The teachings of Marx - 2 : How is the price of a product calculated? How is the price destined?
This is an important question in the analysis of capitalism. You don‘t treat something immovable with this, something that is only rigid. No, the question of price development is lively and interesting.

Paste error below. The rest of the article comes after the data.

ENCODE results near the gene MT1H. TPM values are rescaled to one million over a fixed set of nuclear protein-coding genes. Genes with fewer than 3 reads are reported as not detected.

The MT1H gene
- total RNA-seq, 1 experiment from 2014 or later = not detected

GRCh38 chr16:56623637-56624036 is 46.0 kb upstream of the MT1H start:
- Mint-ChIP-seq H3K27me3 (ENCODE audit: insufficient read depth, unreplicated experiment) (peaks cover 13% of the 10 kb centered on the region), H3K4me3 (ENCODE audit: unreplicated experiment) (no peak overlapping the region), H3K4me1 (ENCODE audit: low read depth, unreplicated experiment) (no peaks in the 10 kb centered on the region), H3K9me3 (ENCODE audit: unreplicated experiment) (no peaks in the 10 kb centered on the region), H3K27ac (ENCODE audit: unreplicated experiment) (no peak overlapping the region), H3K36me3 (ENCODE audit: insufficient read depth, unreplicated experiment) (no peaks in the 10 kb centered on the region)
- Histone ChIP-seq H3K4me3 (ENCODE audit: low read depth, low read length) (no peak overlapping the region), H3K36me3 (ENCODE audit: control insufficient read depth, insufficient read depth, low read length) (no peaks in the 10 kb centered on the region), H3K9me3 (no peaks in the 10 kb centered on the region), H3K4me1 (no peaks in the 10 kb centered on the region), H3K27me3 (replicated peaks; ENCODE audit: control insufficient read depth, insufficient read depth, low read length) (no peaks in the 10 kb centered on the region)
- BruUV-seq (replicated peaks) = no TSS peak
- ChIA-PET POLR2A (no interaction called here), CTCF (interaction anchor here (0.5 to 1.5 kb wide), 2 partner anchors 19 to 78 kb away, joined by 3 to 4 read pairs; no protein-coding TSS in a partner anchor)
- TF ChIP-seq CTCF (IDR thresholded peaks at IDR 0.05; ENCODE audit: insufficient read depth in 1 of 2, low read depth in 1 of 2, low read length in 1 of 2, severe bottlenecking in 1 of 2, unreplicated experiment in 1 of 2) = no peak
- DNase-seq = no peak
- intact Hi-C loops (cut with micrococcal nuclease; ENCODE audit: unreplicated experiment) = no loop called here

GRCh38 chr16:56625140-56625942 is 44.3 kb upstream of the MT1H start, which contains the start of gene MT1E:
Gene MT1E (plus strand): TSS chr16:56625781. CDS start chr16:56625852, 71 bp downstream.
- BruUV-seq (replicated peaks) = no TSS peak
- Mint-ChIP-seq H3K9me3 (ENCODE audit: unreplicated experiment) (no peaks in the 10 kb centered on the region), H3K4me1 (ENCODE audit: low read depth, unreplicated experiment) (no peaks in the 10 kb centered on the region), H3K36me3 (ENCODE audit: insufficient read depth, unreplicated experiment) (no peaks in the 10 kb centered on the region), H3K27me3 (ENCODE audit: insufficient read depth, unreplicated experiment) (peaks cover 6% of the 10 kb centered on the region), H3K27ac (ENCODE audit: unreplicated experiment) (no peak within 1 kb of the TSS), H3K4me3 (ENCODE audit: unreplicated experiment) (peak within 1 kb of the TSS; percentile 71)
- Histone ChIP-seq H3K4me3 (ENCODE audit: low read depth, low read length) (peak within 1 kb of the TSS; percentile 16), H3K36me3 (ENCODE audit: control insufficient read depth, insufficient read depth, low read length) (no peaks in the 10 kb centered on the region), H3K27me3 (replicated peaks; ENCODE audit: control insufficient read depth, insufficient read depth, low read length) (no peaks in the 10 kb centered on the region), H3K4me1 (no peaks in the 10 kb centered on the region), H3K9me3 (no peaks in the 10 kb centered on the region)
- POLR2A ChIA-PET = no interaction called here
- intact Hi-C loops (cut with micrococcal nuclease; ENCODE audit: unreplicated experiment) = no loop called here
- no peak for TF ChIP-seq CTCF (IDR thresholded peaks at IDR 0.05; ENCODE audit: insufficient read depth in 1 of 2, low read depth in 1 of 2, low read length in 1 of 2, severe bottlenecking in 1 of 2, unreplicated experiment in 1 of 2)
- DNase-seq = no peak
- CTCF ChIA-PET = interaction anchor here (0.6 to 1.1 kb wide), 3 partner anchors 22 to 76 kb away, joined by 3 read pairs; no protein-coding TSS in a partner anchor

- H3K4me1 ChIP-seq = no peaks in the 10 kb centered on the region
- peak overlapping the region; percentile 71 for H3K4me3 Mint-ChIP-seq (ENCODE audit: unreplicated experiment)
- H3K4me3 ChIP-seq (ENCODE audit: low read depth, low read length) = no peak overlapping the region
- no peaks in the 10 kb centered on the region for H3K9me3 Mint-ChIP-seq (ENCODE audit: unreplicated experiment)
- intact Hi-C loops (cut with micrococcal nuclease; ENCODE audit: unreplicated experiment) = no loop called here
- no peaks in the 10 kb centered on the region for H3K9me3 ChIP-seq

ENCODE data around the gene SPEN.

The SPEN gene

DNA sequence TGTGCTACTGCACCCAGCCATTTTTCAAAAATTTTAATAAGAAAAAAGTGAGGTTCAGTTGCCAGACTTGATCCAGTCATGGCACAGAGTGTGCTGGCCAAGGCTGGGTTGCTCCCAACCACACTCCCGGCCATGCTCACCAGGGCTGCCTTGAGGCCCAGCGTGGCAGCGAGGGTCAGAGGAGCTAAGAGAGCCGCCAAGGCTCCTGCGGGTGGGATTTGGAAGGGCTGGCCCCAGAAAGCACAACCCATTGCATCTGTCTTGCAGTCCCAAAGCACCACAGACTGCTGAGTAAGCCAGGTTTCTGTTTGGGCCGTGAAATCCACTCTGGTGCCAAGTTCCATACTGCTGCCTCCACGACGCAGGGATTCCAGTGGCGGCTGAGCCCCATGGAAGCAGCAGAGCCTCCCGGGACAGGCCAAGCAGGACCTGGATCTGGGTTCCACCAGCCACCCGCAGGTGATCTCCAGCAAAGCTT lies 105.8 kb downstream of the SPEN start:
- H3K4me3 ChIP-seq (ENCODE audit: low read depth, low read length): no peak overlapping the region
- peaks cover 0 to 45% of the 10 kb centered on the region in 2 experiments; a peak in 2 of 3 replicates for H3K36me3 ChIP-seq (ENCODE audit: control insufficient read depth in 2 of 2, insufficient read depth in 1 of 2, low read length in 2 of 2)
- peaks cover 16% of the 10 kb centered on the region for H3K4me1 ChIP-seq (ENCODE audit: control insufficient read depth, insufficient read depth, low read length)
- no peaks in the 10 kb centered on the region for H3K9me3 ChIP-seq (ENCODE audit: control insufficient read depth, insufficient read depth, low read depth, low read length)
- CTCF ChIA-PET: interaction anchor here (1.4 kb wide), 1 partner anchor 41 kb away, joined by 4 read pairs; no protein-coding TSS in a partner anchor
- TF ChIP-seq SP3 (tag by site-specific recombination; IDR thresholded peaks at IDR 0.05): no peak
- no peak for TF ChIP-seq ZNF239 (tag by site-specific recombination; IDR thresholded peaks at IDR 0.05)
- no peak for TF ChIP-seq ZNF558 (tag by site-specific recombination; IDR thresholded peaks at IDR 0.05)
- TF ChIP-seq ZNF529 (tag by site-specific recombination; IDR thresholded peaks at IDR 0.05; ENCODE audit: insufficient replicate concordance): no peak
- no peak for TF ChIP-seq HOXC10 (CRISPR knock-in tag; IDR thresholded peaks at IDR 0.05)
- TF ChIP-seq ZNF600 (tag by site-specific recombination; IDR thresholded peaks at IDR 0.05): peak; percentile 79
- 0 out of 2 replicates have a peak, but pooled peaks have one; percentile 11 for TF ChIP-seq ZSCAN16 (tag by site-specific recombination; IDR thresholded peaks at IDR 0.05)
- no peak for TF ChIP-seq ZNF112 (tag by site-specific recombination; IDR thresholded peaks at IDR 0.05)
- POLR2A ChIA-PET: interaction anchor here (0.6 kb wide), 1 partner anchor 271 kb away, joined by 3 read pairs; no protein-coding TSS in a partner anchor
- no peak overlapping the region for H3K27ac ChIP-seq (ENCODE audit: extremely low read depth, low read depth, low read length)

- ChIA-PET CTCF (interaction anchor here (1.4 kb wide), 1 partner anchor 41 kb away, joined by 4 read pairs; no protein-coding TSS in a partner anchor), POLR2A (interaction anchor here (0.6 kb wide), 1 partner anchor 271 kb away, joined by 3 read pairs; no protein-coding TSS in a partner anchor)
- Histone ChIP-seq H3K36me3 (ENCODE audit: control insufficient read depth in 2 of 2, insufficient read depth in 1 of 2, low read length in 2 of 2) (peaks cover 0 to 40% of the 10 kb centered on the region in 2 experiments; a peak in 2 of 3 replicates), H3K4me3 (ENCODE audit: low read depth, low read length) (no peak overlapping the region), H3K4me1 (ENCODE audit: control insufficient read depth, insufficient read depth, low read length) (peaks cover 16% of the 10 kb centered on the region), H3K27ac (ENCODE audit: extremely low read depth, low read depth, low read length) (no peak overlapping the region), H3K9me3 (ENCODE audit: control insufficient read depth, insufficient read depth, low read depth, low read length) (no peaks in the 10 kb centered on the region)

In order to understand the determination of a price, a relation is established here between seller and buyer. These then create the following relation/correlation: Demand depends on supply, and supply depends on demand. A seller acquires the goods, and if several sellers have the same quantity of goods, it is essential to change the price. Furthermore, sellers have a simple aim: To get as much as possible to the „man“, and of course the exclusion of the competition. In order to achieve this aim, the seller has to adjust the price, lower it so that demand increases. But at the same time prices are rising again as demand rises! What‘s the point of that? Well, competition also prevails among buyers, who rush to the goods and thus drive up the price. That is clear. So, production costs serve as a measure of profit. If a buyer contains a lower sum than the production costs themselves, well, he has lost and made losses. Okay, it sounds complicated, and sometimes it takes effort to understand the theory. But let us keep the following principle, which Marx describes in the capital: Growing demand is leading to rising prices. Declining demand is leading to lower prices. Thus it quickly comes to the mind that the price of a product is always either higher or lower than the production costs. The following question remains to be answered: What does a capitalist do when the price of a particular commodity rises? The answer is: He takes over the part of the industry, he wants to accumulate his capital and thus make wise use of fluctuating conditions. But if only a fall in prices comes, hope is gone, the capitalist seeks something „new“ for himself. Marx called this „disorder in order.“ Times in which the value exceeds the production costs are compensated by times in which the value is below them.